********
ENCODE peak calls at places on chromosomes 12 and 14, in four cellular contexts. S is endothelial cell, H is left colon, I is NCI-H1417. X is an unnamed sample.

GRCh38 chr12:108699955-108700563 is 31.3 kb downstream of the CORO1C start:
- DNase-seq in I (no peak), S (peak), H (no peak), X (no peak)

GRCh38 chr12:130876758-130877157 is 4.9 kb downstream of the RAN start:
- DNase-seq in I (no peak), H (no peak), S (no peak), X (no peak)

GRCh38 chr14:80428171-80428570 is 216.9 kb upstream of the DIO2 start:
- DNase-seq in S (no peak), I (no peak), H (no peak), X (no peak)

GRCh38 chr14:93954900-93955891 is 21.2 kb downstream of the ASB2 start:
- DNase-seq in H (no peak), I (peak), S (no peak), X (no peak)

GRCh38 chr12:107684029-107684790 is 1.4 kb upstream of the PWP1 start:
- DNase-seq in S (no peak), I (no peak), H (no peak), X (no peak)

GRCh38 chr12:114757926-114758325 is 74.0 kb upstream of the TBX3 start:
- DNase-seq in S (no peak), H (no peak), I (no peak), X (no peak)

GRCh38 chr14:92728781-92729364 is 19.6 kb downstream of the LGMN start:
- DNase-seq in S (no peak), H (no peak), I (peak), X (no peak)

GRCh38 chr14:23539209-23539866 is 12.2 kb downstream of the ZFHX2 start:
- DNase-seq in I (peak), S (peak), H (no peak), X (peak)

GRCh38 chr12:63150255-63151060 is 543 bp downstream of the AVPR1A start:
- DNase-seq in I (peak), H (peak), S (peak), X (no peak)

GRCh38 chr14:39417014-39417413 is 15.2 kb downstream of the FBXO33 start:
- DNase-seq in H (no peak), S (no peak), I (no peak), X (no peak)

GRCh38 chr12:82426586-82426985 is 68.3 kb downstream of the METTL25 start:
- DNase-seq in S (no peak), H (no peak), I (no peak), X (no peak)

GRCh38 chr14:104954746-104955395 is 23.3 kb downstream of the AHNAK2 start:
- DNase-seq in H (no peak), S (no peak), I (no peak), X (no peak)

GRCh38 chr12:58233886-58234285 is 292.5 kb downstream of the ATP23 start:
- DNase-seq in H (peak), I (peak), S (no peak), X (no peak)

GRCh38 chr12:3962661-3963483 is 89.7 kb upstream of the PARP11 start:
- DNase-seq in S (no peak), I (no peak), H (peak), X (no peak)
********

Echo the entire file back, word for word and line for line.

ENCODE peak calls at places on chromosomes 12 and 14, in four cellular contexts. S is endothelial cell, H is left colon, I is NCI-H1417. X is an unnamed sample.

GRCh38 chr12:108699955-108700563 is 31.3 kb downstream of the CORO1C start:
- DNase-seq in I (no peak), S (peak), H (no peak), X (no peak)

GRCh38 chr12:130876758-130877157 is 4.9 kb downstream of the RAN start:
- DNase-seq in I (no peak), H (no peak), S (no peak), X (no peak)

GRCh38 chr14:80428171-80428570 is 216.9 kb upstream of the DIO2 start:
- DNase-seq in S (no peak), I (no peak), H (no peak), X (no peak)

GRCh38 chr14:93954900-93955891 is 21.2 kb downstream of the ASB2 start:
- DNase-seq in H (no peak), I (peak), S (no peak), X (no peak)

GRCh38 chr12:107684029-107684790 is 1.4 kb upstream of the PWP1 start:
- DNase-seq in S (no peak), I (no peak), H (no peak), X (no peak)

GRCh38 chr12:114757926-114758325 is 74.0 kb upstream of the TBX3 start:
- DNase-seq in S (no peak), H (no peak), I (no peak), X (no peak)

GRCh38 chr14:92728781-92729364 is 19.6 kb downstream of the LGMN start:
- DNase-seq in S (no peak), H (no peak), I (peak), X (no peak)

GRCh38 chr14:23539209-23539866 is 12.2 kb downstream of the ZFHX2 start:
- DNase-seq in I (peak), S (peak), H (no peak), X (peak)

GRCh38 chr12:63150255-63151060 is 543 bp downstream of the AVPR1A start:
- DNase-seq in I (peak), H (peak), S (peak), X (no peak)

GRCh38 chr14:39417014-39417413 is 15.2 kb downstream of the FBXO33 start:
- DNase-seq in H (no peak), S (no peak), I (no peak), X (no peak)

GRCh38 chr12:82426586-82426985 is 68.3 kb downstream of the METTL25 start:
- DNase-seq in S (no peak), H (no peak), I (no peak), X (no peak)

GRCh38 chr14:104954746-104955395 is 23.3 kb downstream of the AHNAK2 start:
- DNase-seq in H (no peak), S (no peak), I (no peak), X (no peak)

GRCh38 chr12:58233886-58234285 is 292.5 kb downstream of the ATP23 start:
- DNase-seq in H (peak), I (peak), S (no peak), X (no peak)

GRCh38 chr12:3962661-3963483 is 89.7 kb upstream of the PARP11 start:
- DNase-seq in S (no peak), I (no peak), H (peak), X (no peak)